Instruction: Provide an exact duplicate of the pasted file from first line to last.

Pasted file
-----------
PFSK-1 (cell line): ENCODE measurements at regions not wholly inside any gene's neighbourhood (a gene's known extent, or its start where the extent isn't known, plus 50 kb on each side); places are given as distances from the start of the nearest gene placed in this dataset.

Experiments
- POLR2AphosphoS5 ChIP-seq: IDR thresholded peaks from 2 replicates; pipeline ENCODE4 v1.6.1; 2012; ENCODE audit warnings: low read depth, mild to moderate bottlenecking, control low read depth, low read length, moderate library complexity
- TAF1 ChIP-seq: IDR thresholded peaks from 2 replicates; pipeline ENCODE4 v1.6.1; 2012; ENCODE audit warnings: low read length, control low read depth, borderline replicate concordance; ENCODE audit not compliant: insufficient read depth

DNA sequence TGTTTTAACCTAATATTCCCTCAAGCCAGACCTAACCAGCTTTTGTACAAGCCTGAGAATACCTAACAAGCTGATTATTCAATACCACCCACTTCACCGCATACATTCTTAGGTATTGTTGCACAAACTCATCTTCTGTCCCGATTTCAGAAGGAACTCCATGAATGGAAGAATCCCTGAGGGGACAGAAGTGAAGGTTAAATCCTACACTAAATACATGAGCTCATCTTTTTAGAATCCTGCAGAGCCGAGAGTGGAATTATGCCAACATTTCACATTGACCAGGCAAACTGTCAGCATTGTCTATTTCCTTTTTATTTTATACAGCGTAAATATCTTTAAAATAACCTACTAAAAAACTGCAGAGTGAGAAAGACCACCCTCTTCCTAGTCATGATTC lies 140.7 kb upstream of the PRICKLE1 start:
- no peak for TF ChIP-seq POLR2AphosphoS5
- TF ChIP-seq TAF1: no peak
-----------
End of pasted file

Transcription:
PFSK-1 (cell line): ENCODE measurements at regions not wholly inside any gene's neighbourhood (a gene's known extent, or its start where the extent isn't known, plus 50 kb on each side); places are given as distances from the start of the nearest gene placed in this dataset.

Experiments
- POLR2AphosphoS5 ChIP-seq: IDR thresholded peaks from 2 replicates; pipeline ENCODE4 v1.6.1; 2012; ENCODE audit warnings: low read depth, mild to moderate bottlenecking, control low read depth, low read length, moderate library complexity
- TAF1 ChIP-seq: IDR thresholded peaks from 2 replicates; pipeline ENCODE4 v1.6.1; 2012; ENCODE audit warnings: low read length, control low read depth, borderline replicate concordance; ENCODE audit not compliant: insufficient read depth

DNA sequence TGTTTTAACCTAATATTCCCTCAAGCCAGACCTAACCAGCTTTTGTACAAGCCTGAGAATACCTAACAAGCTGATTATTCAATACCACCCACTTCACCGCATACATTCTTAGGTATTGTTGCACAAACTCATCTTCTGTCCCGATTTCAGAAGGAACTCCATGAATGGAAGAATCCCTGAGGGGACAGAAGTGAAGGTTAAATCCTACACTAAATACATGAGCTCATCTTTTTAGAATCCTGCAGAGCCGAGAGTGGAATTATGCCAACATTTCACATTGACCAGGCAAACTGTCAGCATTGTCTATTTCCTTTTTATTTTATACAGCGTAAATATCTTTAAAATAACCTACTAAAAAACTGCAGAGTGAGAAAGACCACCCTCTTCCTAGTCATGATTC lies 140.7 kb upstream of the PRICKLE1 start:
- no peak for TF ChIP-seq POLR2AphosphoS5
- TF ChIP-seq TAF1: no peak